As part of its continuing coverage of the 20th annual deadCenter Film Festival, Oklahoma City Free Press will feature three films from the festival each day: a feature-length narrative film, a short film and a documentary.
Today’s roundup focuses on director Blayne Weaver’s revisionist slasher film GetAWAY, Jacob Snovel and Brooks Hall’s 1717 Primrose and Bastards’ Road, Brian Morrison and Mark Stafford’s documentary about former U.S. Marine Jon Hancock’s walk across America to come to terms with his service in the Iraq War.
Music and filmby Brett Fieldcamp
Sponsored by True Sky Credit Union
GetAWAY. Much like Wes Craven did with his Scream films, past deadCenter winner Blayne Weaver understands the fun in deconstructing a genre. In GetAWAY, Weaver takes the hoariest of slasher setups — young and attractive people on a camping trip — and gets to work on them.
Emma Norville plays Maddie, a college film student, who recently broke up with longtime boyfriend Noah (Joshua Cody). Still smarting from the split, Maggie tags along when a group of students embarks on a weekend trip to a cabin — yes, a cabin in the woods. Ostensibly, they are there to make a slasher film, but soon the action turns real.
As happens in literally countless slasher movies, the students start getting picked off, but Weaver ratchets up the mystery — somehow, the seemingly obvious culprits are just not culpable. GetAWAY contains some fun performances and memorable scenes, but it is Norville, a current student at Second City in Chicago, who stands out in the rapidly diminishing crowd.
1717 Primrose. The old man who lives at 1717 Primrose, a spooky Victorian mansion, is a spy, or that’s the legend anyway. This is what the kids in the neighborhood have heard for years, and when a group of pre-teens accidentally fly a drone through one of his second-story windows, it comes down to Derrek (Evan Myles Horsley) to retrieve the drone and solve the mystery.
Directed by Jacob Ryan Snovel, a frequent actor in 1717 Primrose producer Mickey Reese’s lengthy filmography, this short thriller gets down to business quickly, and while it soon becomes obvious who and what the old man (Van Quattro) is, the resolution is something to behold. Fans of Stranger Things and IT will appreciate Snovel’s sure direction andthe performances by Horsley and the rest of the young cast, who all seem capable of just killing it in future films.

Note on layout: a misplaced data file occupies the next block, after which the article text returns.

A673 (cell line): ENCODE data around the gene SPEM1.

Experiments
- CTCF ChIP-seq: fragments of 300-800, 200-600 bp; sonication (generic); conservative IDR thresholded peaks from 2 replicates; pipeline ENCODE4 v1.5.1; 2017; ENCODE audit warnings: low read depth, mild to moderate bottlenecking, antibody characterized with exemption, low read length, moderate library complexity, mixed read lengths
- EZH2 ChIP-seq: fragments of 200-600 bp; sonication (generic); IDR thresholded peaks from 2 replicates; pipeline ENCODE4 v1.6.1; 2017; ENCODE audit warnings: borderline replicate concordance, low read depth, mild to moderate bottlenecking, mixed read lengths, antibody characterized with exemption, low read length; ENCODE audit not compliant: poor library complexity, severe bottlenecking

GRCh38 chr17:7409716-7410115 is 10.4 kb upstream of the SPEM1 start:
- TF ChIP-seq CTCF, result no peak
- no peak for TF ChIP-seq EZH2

Bastards’ Road. Jonathan Hancock graduated from U.S. Marine boot camp just days before Sept. 11, 2001, which immediately changed the course of his life and military career. Deployed as part of the second battalion of the fourth Marines regiment (2/4 Marines), Hancock was sent into some of the most bloody battles of the Iraq War.
Bastards’ Road, directed by Brian Morrison and Mark Stafford, explores Hancock’s 5,800-mile walk across the U.S., an attempt to come to terms with his own Post-Traumatic Stress Disorder (PTSD), visit fellow veterans from the 2/4 and meet the Gold Star Families of those lost in battle.
Hancock’s mission brings him back into contact with Marines he served with 15 years before, all of whom are in various stages of trauma, and recovery is always at arm’s length. In one stop, he visits the family of Caleb Powers, who was killed in Ramadi, Iraq on Aug. 17, 2004. Powers’ family lives in the shadow of his death; his sister Roseanna, also a Marine veteran, lost her Marine fiance the next day. The visit illustrates the multiple, compounding traumas that impact servicemembers, and how the people left behind often suffer in silence.
Featuring multiple interviews with members of the 2/4, Bastards’ Road goes into detail about the dreams that haunt these Marines, the questions that unthinking civilians ask them and the multiple ways in which PTSD impacts their lives on a daily basis. Hancock himself must face how past relationships suffered because of the time he spent in battle.
For anyone who knows someone with battle-related PTSD or simply needs to understand the neverending toll of war, Bastards’ Road should be essential viewing. It is honest, and it will break hearts.
The 20th annual deadCenter Film Festival can be experienced piecemeal or through a full-access plan. Patrons can enjoy one film for $10 or get the $100 festival pass. Donor level passes are $2,500. Visit deadcenterfilm.org
To see the rest of our coverage of the festival go HERE.
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Last Updated June 16, 2020, 3:04 PM by Brett Dickerson – Editor